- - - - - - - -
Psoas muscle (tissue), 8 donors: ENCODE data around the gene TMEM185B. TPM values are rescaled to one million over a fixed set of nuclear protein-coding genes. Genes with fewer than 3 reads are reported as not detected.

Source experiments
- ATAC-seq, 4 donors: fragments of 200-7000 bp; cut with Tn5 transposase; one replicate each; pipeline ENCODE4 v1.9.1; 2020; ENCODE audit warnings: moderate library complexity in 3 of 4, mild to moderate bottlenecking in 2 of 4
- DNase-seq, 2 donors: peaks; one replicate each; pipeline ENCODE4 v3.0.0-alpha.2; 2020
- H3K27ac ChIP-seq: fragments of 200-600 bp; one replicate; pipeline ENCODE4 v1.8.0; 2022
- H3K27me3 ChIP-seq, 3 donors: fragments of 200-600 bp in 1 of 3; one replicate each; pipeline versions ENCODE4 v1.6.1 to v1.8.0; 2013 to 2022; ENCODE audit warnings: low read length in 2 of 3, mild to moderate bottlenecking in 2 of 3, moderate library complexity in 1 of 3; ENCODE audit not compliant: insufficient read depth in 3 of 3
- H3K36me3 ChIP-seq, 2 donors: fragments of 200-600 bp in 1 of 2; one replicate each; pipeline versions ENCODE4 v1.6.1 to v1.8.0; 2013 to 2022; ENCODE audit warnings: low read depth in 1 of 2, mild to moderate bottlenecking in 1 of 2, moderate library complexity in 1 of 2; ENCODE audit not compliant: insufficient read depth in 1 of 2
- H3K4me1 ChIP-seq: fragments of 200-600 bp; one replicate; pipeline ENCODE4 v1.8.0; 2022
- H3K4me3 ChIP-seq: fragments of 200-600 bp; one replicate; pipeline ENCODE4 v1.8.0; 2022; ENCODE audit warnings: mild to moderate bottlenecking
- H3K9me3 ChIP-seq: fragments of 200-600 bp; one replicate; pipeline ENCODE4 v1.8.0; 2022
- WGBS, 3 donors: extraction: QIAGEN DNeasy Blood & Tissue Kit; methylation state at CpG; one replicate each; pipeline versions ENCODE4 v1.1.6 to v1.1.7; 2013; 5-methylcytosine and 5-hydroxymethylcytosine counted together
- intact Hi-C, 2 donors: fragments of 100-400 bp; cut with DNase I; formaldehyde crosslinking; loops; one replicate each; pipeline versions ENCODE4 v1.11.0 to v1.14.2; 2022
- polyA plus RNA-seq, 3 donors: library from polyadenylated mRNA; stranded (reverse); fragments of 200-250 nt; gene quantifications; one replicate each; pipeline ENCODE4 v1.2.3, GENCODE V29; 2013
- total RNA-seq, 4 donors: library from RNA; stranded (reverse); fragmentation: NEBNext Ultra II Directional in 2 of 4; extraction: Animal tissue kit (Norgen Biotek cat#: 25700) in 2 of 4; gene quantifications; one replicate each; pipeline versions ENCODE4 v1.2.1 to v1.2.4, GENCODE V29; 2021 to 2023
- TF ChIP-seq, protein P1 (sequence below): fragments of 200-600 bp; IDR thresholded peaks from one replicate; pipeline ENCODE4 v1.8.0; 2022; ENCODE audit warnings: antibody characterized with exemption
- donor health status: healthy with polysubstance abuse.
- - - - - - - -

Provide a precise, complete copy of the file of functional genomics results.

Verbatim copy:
Psoas muscle (tissue), 8 donors: ENCODE data around the gene TMEM185B. TPM values are rescaled to one million over a fixed set of nuclear protein-coding genes. Genes with fewer than 3 reads are reported as not detected.

Source experiments
- ATAC-seq, 4 donors: fragments of 200-7000 bp; cut with Tn5 transposase; one replicate each; pipeline ENCODE4 v1.9.1; 2020; ENCODE audit warnings: moderate library complexity in 3 of 4, mild to moderate bottlenecking in 2 of 4
- DNase-seq, 2 donors: peaks; one replicate each; pipeline ENCODE4 v3.0.0-alpha.2; 2020
- H3K27ac ChIP-seq: fragments of 200-600 bp; one replicate; pipeline ENCODE4 v1.8.0; 2022
- H3K27me3 ChIP-seq, 3 donors: fragments of 200-600 bp in 1 of 3; one replicate each; pipeline versions ENCODE4 v1.6.1 to v1.8.0; 2013 to 2022; ENCODE audit warnings: low read length in 2 of 3, mild to moderate bottlenecking in 2 of 3, moderate library complexity in 1 of 3; ENCODE audit not compliant: insufficient read depth in 3 of 3
- H3K36me3 ChIP-seq, 2 donors: fragments of 200-600 bp in 1 of 2; one replicate each; pipeline versions ENCODE4 v1.6.1 to v1.8.0; 2013 to 2022; ENCODE audit warnings: low read depth in 1 of 2, mild to moderate bottlenecking in 1 of 2, moderate library complexity in 1 of 2; ENCODE audit not compliant: insufficient read depth in 1 of 2
- H3K4me1 ChIP-seq: fragments of 200-600 bp; one replicate; pipeline ENCODE4 v1.8.0; 2022
- H3K4me3 ChIP-seq: fragments of 200-600 bp; one replicate; pipeline ENCODE4 v1.8.0; 2022; ENCODE audit warnings: mild to moderate bottlenecking
- H3K9me3 ChIP-seq: fragments of 200-600 bp; one replicate; pipeline ENCODE4 v1.8.0; 2022
- WGBS, 3 donors: extraction: QIAGEN DNeasy Blood & Tissue Kit; methylation state at CpG; one replicate each; pipeline versions ENCODE4 v1.1.6 to v1.1.7; 2013; 5-methylcytosine and 5-hydroxymethylcytosine counted together
- intact Hi-C, 2 donors: fragments of 100-400 bp; cut with DNase I; formaldehyde crosslinking; loops; one replicate each; pipeline versions ENCODE4 v1.11.0 to v1.14.2; 2022
- polyA plus RNA-seq, 3 donors: library from polyadenylated mRNA; stranded (reverse); fragments of 200-250 nt; gene quantifications; one replicate each; pipeline ENCODE4 v1.2.3, GENCODE V29; 2013
- total RNA-seq, 4 donors: library from RNA; stranded (reverse); fragmentation: NEBNext Ultra II Directional in 2 of 4; extraction: Animal tissue kit (Norgen Biotek cat#: 25700) in 2 of 4; gene quantifications; one replicate each; pipeline versions ENCODE4 v1.2.1 to v1.2.4, GENCODE V29; 2021 to 2023
- TF ChIP-seq, protein P1 (sequence below): fragments of 200-600 bp; IDR thresholded peaks from one replicate; pipeline ENCODE4 v1.8.0; 2022; ENCODE audit warnings: antibody characterized with exemption
- donor health status: healthy with polysubstance abuse.